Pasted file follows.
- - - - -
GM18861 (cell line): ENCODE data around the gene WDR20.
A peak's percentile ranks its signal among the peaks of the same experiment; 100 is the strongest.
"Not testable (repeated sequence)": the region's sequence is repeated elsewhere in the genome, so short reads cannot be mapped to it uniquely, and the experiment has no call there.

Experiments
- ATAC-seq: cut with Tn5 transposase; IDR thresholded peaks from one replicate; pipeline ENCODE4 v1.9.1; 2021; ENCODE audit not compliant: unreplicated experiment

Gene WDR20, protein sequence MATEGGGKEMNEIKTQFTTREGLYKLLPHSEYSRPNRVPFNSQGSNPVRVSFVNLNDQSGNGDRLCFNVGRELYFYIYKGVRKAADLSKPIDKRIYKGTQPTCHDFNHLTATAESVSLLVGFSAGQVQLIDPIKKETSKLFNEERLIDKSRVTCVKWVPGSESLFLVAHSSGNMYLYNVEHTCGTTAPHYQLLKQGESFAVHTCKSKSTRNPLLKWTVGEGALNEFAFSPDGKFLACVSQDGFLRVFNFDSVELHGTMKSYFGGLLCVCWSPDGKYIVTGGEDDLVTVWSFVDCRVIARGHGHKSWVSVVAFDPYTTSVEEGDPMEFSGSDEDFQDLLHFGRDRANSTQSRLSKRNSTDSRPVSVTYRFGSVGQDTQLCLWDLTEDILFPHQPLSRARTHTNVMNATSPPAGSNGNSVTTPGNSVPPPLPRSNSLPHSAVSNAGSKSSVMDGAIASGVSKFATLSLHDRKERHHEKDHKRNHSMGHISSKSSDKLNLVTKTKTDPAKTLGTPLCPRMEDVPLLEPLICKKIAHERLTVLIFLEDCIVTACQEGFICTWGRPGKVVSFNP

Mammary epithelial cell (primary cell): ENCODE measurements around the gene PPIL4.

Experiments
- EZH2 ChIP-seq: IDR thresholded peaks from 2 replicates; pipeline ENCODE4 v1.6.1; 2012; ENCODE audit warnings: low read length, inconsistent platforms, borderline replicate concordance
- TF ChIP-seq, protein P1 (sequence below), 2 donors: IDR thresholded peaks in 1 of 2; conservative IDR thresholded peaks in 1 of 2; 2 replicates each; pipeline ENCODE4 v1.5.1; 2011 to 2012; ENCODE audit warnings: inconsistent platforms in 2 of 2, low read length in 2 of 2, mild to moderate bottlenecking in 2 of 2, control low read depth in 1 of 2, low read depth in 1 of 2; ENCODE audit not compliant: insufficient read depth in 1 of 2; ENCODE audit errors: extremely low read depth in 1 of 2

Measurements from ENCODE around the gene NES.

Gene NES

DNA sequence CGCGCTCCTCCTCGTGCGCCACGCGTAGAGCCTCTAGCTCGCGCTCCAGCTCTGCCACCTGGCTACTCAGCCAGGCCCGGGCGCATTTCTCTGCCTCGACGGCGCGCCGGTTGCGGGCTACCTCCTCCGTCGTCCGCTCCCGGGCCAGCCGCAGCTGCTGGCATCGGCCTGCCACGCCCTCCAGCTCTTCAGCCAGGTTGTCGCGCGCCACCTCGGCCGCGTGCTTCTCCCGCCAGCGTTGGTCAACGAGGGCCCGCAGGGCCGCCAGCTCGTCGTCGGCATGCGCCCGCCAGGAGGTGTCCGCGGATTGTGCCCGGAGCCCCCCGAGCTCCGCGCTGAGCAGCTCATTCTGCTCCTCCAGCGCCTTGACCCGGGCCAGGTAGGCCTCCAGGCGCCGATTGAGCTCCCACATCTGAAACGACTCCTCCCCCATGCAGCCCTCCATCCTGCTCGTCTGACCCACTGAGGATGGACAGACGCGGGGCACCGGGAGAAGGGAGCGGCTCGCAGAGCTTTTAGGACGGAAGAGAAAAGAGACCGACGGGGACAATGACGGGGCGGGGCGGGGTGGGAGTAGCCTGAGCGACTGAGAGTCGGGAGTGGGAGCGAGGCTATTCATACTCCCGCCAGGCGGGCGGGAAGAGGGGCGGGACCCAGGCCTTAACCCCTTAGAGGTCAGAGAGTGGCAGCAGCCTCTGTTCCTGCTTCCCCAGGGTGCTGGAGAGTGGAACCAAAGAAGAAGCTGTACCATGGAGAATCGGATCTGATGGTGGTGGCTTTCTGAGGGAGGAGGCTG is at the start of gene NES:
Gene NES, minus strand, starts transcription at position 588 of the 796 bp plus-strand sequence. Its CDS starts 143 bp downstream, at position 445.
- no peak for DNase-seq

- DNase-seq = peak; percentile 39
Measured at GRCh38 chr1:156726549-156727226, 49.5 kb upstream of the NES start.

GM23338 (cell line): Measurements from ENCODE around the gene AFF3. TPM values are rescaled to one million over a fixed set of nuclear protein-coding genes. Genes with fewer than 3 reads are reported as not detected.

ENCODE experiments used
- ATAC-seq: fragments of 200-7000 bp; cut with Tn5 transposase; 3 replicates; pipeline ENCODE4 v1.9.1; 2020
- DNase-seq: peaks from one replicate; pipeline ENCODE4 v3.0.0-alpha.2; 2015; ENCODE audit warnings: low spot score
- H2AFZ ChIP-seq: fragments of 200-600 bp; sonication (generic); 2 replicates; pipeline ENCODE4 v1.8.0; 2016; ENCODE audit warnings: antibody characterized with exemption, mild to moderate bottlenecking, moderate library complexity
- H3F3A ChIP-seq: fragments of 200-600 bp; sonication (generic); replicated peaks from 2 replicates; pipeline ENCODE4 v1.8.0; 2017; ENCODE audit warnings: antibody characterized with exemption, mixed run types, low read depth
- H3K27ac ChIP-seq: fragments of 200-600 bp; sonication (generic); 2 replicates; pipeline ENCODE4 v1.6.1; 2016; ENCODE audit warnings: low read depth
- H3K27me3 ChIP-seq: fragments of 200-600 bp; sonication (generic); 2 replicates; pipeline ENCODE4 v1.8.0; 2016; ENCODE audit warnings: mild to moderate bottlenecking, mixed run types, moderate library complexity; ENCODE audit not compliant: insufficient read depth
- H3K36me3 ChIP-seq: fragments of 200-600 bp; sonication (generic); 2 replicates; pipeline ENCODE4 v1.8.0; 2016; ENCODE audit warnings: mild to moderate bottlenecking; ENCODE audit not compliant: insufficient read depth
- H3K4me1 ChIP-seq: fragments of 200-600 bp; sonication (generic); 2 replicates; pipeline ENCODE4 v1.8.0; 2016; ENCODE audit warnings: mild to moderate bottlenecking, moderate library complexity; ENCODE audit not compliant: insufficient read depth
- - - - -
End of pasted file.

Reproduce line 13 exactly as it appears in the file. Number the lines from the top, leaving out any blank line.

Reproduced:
DNA sequence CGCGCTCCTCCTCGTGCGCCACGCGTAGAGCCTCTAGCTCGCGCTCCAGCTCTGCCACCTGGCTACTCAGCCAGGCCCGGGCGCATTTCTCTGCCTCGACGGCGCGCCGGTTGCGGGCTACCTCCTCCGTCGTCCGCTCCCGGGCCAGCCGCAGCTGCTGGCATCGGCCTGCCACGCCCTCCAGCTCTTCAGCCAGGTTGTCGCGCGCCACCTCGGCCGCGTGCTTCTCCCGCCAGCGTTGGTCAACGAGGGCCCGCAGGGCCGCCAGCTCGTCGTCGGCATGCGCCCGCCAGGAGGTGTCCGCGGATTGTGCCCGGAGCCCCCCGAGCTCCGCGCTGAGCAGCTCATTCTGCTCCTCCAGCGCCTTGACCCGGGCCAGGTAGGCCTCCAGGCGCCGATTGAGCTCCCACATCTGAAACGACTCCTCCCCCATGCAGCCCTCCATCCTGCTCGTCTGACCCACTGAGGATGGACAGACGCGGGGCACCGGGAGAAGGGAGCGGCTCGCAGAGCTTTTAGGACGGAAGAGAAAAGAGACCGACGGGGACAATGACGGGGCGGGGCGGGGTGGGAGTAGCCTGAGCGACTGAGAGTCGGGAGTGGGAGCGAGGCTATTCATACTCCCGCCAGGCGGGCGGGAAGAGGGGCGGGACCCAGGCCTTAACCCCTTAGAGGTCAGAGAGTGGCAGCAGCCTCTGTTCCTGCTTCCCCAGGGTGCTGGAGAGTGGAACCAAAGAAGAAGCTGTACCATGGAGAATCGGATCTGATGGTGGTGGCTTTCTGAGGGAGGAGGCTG is at the start of gene NES: